Dizziness, a blanket term used to describe any feeling of spinning and/or instability, is one of the leading health complaints in the United States and affects an estimated nine million people annually. For those over the age of 70, it’s the top reason for a visit to the doctor’s office.
What Are the Causes of Dizziness?
Potential causes of dizziness are vast and can include inner ear disorders, low blood pressure, anemia, dehydration, heat-related disorders, endocrine system disorders (e.g., diabetes, thyroid disease), heart conditions, high blood pressure, viral and bacterial infection, head trauma, hyperventilation, neurological disorders and certain medications. Several inner ear disorders that are commonly associated with dizziness and/or vertigo include the following:
- Benign Paroxysmal Positional Vertigo (BPPV) involves brief, but intense, periods of vertigo that are provoked by changes in head position. BPPV the result of tiny crystals in the otolith organs that become dislodged and migrate to one of the semicircular canals.
- Meniere’s disease is a chronic condition that causes vertigo, tinnitus, fullness in the ear and fluctuating hearing loss that may eventually become permanent. Meniere’s is usually specific to one ear, and though its cause is unknown, it may be the result of abnormal fluid buildup in the inner ear.
- Labyrinthitis is an inflammation of the inner ear usually caused by an infection. It’s symptoms include vertigo, temporary hearing loss and tinnitus.
What Other Symptoms Are Associated with Dizziness?
Patients who experience dizziness report a variety of symptoms depending on the exact nature of their balance disorder. These include:
- Vertigo (the sensation of movement in your surroundings)
- Blurred vision
Superior Semi-Circular Canal Dehiscence Syndrome (SSCD)
Superior Semi-Circular Canal Dehiscence Syndrome (SSCD) is a rare medical condition described as a thinning or complete absence of a portion of the temporal bone overlying the superior semicircular canal of the inner ear. This causes a hypersensitivity to sound and balance disorders.
Symptoms can include vertigo that is provoked by loud sounds, dizziness that is exacerbated with activity, hearing loss, tinnitus and aural fullness.
Treatment can include surgery to repair the affected semi-circular canal.
Vestibular Neuritis and Labrynthitis
Both vestibular neuritis and labyrinthitis are the result of inflammation of the vestibular nerve. Dizziness results because the affected vestibular nerve does not provide input to the brain that is equal to that from the nerve on the unaffected side. The result is vertigo that may be accompanied by nausea. When one has labyrinthitis, symptoms include sudden hearing loss. Initial symptoms often present as a sudden onset of severe vertigo and/or hearing loss accompanied by nausea and vomiting that can last hours or days. Vestibular Migraines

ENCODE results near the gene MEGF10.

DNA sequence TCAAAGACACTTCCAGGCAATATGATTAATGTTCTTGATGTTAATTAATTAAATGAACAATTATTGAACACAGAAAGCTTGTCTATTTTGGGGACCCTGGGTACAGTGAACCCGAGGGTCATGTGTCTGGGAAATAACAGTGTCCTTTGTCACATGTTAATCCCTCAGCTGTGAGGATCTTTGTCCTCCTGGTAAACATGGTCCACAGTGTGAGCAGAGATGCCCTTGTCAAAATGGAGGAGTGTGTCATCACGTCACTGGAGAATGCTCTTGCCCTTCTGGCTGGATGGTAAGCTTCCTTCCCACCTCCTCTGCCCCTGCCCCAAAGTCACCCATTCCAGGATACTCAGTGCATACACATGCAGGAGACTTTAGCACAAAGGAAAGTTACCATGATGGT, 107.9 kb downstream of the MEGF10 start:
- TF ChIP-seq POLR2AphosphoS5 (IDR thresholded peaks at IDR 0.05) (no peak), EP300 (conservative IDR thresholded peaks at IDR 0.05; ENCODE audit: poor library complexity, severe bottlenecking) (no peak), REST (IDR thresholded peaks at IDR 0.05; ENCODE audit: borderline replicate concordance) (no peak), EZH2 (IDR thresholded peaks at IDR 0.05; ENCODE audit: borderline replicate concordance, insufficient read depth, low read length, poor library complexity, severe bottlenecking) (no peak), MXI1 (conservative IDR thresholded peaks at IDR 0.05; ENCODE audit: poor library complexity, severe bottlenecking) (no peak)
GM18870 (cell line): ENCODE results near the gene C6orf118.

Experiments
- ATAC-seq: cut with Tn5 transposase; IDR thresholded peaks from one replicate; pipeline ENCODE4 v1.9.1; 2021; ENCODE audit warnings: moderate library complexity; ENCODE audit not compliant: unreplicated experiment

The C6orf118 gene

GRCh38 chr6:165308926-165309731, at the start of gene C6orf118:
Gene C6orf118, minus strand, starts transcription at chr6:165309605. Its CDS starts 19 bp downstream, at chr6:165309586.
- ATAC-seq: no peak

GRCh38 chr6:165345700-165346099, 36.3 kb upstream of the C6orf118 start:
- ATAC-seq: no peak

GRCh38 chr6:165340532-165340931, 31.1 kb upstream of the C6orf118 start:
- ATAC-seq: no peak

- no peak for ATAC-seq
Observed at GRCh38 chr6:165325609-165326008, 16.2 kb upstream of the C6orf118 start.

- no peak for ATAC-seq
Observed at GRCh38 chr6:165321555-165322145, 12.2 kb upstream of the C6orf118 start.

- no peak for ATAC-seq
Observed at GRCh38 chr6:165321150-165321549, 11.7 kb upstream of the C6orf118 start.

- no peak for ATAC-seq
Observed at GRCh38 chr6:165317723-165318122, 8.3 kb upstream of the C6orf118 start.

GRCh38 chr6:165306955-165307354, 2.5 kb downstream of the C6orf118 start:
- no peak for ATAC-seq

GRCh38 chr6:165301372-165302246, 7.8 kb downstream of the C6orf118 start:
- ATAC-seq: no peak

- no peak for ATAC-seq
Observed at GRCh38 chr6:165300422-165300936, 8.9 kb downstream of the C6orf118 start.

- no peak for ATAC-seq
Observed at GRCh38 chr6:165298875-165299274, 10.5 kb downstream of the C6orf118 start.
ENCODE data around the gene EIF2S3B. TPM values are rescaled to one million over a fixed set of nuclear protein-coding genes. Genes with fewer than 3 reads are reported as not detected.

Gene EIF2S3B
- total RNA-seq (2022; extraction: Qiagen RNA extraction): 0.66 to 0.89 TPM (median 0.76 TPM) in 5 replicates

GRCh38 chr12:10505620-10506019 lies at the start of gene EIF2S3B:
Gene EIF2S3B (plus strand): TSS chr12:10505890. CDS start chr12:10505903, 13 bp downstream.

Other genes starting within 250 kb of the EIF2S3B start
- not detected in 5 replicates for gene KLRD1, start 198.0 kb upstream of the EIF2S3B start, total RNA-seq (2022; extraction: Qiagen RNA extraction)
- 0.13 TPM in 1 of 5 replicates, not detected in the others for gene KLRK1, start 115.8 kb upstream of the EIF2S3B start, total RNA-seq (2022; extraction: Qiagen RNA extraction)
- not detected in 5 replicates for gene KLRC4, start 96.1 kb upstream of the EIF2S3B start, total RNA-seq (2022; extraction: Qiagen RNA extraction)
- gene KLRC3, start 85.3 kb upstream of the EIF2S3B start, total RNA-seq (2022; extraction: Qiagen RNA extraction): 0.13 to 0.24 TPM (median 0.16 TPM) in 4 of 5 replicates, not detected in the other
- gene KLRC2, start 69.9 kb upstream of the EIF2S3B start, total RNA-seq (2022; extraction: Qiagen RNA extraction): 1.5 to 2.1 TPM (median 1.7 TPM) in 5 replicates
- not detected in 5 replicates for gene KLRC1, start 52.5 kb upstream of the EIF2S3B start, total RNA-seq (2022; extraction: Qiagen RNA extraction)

Contrary to what one might think, vestibular migraines don’t always cause headaches. The primary symptom of vestibular migraine is intermittent dizziness.
Vestibular refers to the inner ear, which controls hearing and balance. Dizziness associated with a vestibular migraine lasts more than a few minutes and can be accompanied by nausea and sensitivity to sound, movement, and light. Feeling disoriented is also common with vestibular migraine. Like traditional migraines, vestibular migraines can affect people of all ages. However, they are more common in women than men, and most often begin around 40 years of age.
What is Vertigo?
Vertigo is a symptom of dizziness characterized by the sensation that you or the environment around is moving or spinning. What Are the Types of Vertigo?
Peripheral vertigo is associated with disorders of the inner ear. The vestibular system sends signals to the brain about the position of the head in space, which enables us to keep our balance and maintain equilibrium. When these signals are disrupted, or imbalanced from ear to ear, vertigo can result.
Central vertigo occurs when there is a disruption of the interaction in the brain between the visual and balance systems. A common cause of central vertigo is a migraine headache.
How Are Dizziness and Vertigo Treated?
Treatment for dizziness is determined by the cause. Using a thorough case history and diagnostic testing, the doctor and audiologist will try to identify the cause of dizziness so appropriate treatment can be initiated. Treatment for vertigo can include medications (antihistamines, sedatives, antibiotics, steroids), physical or occupational therapy, repositioning exercises, and lifestyle modifications such as dietary changes and elimination of alcohol and nicotine. In rare instances there may be a surgical treatment for vertigo.